Acclaimed violinist Nicola Benedetti has criticised the state of music teaching in Britain, saying that every young person should be “made” to study classical works to help them understand humanity.
Ms Benedetti, who is currently working with about 200 young musicians at the Royal Albert Hall, told The Independent: “There should be a substantial amount of complex great music in schools. It’s insane to me that there isn’t.”
She said teachers should be encouraged to take children through symphonies from Beethoven and Sibelius to Dvorak and Mahler and explain the form in detail. “Every single young person in this country should be made – within the context of their school curriculum – to listen to the greatest classical works.”
The 26-year-old musician, who is up for two Classical Brit awards and releases a new album My First Decade next week, said it was ridiculous that classical music was marginalised in schools because of the perception that children do not find it “fun”
“Since when did everything have to be fun? Music can be fun and enjoyable, but it also provides a way to go as deep as you can into our history and our understanding of humanity; of our expression and growth as people,” she said. “It makes me sad, the gross misunderstanding of its potential and power and influences.”
Today is the last of three days of musical workshops by Ms Benedetti at the Albert Hall ahead of her solo concert on the main stage next week. After days of rehearsals, 40 advanced second year Conservatoire undergraduate string players from the Royal College of Music and the Royal Academy of Music will perform Bartok’s Divertimento alongside Ms Benedetti this evening.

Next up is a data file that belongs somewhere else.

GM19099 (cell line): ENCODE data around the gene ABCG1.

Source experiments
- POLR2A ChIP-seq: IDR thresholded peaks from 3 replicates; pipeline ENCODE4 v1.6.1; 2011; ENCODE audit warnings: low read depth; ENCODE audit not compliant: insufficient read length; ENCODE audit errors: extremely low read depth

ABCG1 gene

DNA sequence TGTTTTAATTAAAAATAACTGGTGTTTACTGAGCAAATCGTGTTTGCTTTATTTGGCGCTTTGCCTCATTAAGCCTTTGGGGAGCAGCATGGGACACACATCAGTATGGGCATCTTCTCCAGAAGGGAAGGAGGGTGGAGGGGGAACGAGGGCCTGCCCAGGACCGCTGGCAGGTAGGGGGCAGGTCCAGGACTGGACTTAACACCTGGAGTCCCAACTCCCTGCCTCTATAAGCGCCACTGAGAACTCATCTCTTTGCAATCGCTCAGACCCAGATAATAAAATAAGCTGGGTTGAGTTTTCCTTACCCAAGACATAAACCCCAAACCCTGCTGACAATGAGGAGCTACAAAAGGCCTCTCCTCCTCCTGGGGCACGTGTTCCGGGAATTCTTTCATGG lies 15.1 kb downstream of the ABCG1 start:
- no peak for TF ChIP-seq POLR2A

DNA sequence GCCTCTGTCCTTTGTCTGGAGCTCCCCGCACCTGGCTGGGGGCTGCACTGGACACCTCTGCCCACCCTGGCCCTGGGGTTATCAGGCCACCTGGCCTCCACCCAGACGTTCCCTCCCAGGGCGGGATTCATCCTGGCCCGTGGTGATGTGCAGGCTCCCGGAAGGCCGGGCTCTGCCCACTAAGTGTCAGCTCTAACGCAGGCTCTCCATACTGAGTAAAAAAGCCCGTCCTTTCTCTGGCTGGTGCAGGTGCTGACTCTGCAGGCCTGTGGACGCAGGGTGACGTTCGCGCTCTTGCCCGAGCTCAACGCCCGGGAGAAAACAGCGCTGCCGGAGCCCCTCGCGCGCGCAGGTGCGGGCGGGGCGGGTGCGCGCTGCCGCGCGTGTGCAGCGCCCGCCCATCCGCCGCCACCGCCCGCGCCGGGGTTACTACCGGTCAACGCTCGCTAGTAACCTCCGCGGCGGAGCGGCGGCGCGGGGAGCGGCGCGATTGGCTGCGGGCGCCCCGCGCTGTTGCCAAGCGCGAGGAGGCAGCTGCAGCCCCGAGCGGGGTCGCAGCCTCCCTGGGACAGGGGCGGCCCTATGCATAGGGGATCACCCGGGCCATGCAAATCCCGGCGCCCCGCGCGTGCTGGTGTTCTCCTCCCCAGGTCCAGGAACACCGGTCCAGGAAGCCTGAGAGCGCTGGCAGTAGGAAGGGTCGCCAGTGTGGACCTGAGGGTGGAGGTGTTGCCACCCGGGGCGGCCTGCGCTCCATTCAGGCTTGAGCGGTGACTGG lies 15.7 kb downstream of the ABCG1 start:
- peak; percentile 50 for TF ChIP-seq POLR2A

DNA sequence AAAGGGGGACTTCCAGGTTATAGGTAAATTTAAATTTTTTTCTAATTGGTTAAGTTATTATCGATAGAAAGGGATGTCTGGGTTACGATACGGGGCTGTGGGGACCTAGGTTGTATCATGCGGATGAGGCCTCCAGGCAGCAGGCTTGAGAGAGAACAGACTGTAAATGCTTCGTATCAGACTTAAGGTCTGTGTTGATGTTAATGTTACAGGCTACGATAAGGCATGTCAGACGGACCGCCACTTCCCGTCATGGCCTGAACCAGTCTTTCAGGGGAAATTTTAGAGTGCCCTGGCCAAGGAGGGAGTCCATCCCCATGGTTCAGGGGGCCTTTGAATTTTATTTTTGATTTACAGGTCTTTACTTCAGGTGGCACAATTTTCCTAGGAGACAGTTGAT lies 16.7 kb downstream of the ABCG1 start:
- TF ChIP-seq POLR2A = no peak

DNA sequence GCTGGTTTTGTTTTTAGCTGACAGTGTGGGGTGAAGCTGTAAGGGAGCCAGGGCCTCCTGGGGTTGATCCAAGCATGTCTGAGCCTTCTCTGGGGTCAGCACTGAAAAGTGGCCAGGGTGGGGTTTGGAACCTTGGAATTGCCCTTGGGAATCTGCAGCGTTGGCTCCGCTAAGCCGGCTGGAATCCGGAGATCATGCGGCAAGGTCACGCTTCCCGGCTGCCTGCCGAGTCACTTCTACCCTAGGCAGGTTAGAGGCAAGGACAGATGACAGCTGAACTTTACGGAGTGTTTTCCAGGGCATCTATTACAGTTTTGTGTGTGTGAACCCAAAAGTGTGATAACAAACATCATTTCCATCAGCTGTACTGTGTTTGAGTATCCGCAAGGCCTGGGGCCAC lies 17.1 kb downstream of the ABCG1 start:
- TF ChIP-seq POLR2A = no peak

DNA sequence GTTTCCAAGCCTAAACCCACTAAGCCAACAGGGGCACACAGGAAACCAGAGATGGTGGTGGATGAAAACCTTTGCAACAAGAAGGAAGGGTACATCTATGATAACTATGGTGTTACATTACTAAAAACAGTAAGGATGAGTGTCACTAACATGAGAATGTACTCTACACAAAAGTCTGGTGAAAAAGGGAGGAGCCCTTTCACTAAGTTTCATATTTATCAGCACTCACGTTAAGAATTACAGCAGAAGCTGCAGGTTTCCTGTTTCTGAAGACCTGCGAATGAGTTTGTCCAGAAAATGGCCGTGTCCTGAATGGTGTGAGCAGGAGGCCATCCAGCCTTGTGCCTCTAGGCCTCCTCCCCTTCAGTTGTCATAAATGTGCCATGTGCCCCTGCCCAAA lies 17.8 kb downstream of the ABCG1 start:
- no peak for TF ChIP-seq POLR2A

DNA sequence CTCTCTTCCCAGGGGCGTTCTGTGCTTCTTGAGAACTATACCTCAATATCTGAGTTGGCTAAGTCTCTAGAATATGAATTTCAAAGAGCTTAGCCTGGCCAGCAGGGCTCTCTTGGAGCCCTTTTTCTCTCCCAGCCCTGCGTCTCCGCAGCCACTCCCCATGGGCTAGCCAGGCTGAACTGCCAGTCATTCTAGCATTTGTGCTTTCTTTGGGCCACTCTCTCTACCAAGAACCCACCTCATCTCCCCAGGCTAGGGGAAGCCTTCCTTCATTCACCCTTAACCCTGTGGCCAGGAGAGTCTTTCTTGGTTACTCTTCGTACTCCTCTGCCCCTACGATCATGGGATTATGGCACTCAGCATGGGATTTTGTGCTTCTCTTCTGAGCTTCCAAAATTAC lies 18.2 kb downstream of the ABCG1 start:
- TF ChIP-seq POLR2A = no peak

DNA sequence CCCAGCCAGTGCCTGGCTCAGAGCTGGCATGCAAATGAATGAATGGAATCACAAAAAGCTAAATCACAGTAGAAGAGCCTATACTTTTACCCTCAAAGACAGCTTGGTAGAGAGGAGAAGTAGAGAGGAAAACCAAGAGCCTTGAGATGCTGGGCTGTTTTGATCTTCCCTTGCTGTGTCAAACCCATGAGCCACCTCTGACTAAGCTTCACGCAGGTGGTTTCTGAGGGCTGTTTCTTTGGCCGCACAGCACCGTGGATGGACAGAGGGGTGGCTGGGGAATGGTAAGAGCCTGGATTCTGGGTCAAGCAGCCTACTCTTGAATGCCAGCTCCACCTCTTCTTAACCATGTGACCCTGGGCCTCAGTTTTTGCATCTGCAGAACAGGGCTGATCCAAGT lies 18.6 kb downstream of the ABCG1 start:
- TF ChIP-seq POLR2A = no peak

About 150 young violinists between grade four and six will also perform the Intermezzo from Cavalleria Rusticana before.
Ms Benedetti said: “The students will learn about how I would work on a piece of music and to what detail I would work. I hope they will leave them inspired and help continue their enthusiasm for music and practice.”
Jasper Hope, chief operating officer at the Albert Hall, said it was an “amazing opportunity” for the students to learn from someone “at the top of their game and “perhaps take a step to following in her footsteps”.
The move is part of the venue’s plan to further promote appreciation and the understanding of the arts among young people. Others to have held similar events include Emeli Sande, Foals and Soweto Kinch.
Ms Benedetti said: “This has been years in the making of me thinking up a dream scenario. I had the opportunity to take that format to people in Scotland and all the organisations got together to support it. It’s been the same at the Royal Albert Hall. This is not a token masterclass.”
Ms Benedetti is a veteran of the Proms, which this year culminated with the first appearance of a woman, Marin Alsop, conducting the Last Night of the Proms in its 118-year history.
Commenting on Ms Alsop’s statement that it was “shocking” there were still firsts for women in 2013, Ms Benedetti said: “It’s not a huge surprise. You take a slice across today’s world and in an enormous percentage of the world, women’s rights are non-existent. If you have a world view on women’s rights, this is the least of our worries. In this country and America you’re doing pretty well.”